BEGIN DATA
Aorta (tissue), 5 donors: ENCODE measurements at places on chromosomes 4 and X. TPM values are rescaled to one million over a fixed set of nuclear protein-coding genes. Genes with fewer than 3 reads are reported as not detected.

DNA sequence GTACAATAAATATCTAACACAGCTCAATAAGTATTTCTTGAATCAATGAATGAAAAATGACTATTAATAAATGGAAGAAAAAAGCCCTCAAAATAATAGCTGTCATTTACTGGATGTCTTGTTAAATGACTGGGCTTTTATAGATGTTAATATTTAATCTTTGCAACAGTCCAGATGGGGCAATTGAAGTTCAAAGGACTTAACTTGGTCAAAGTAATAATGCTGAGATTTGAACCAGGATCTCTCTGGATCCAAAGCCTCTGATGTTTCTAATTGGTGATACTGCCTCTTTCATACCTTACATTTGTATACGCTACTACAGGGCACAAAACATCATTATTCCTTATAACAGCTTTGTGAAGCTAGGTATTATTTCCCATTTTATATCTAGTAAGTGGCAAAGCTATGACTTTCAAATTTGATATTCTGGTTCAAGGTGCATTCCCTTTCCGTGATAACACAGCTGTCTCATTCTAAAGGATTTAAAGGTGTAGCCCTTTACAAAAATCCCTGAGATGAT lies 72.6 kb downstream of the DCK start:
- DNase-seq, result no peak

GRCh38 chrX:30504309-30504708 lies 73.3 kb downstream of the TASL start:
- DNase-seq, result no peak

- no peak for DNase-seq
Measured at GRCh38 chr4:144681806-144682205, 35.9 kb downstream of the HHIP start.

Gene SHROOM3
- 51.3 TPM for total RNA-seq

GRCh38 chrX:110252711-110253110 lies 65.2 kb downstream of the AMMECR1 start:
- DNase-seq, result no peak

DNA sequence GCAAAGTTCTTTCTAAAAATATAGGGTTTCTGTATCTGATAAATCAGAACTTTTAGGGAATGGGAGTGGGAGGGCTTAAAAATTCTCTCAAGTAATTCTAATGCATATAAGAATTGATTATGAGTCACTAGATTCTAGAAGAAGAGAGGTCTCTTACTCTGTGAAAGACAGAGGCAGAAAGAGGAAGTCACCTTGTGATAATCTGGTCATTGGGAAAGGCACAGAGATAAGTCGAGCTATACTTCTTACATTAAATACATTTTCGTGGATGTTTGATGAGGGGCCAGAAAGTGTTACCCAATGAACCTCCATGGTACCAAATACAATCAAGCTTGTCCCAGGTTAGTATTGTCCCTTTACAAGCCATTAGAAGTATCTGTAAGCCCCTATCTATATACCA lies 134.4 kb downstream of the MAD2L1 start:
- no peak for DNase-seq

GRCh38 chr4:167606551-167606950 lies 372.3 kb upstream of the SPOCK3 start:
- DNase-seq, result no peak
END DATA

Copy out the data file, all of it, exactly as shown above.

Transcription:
Aorta (tissue), 5 donors: ENCODE measurements at places on chromosomes 4 and X. TPM values are rescaled to one million over a fixed set of nuclear protein-coding genes. Genes with fewer than 3 reads are reported as not detected.

DNA sequence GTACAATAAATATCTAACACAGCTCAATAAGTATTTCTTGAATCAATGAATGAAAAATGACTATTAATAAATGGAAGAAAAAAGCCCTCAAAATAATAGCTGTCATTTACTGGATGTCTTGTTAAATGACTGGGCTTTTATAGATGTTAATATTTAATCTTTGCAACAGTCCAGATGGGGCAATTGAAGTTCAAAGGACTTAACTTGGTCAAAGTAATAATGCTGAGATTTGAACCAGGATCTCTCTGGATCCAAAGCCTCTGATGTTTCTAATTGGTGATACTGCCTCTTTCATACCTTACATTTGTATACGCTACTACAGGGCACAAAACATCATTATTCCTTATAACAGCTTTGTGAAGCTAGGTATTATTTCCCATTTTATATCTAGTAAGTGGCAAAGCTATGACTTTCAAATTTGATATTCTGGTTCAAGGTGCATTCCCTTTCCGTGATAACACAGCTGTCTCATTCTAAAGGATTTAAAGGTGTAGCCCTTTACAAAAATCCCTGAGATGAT lies 72.6 kb downstream of the DCK start:
- DNase-seq, result no peak

GRCh38 chrX:30504309-30504708 lies 73.3 kb downstream of the TASL start:
- DNase-seq, result no peak

- no peak for DNase-seq
Measured at GRCh38 chr4:144681806-144682205, 35.9 kb downstream of the HHIP start.

Gene SHROOM3
- 51.3 TPM for total RNA-seq

GRCh38 chrX:110252711-110253110 lies 65.2 kb downstream of the AMMECR1 start:
- DNase-seq, result no peak

DNA sequence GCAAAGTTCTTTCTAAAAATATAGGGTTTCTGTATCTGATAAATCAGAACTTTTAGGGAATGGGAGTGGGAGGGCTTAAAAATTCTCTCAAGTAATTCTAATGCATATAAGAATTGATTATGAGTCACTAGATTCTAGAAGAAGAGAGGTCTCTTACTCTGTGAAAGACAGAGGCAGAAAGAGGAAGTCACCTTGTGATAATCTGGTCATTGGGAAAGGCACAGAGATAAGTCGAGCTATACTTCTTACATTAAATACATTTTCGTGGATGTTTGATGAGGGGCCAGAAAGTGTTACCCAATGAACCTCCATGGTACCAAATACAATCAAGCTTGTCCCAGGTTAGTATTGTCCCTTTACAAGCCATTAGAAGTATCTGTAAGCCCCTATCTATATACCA lies 134.4 kb downstream of the MAD2L1 start:
- no peak for DNase-seq

GRCh38 chr4:167606551-167606950 lies 372.3 kb upstream of the SPOCK3 start:
- DNase-seq, result no peak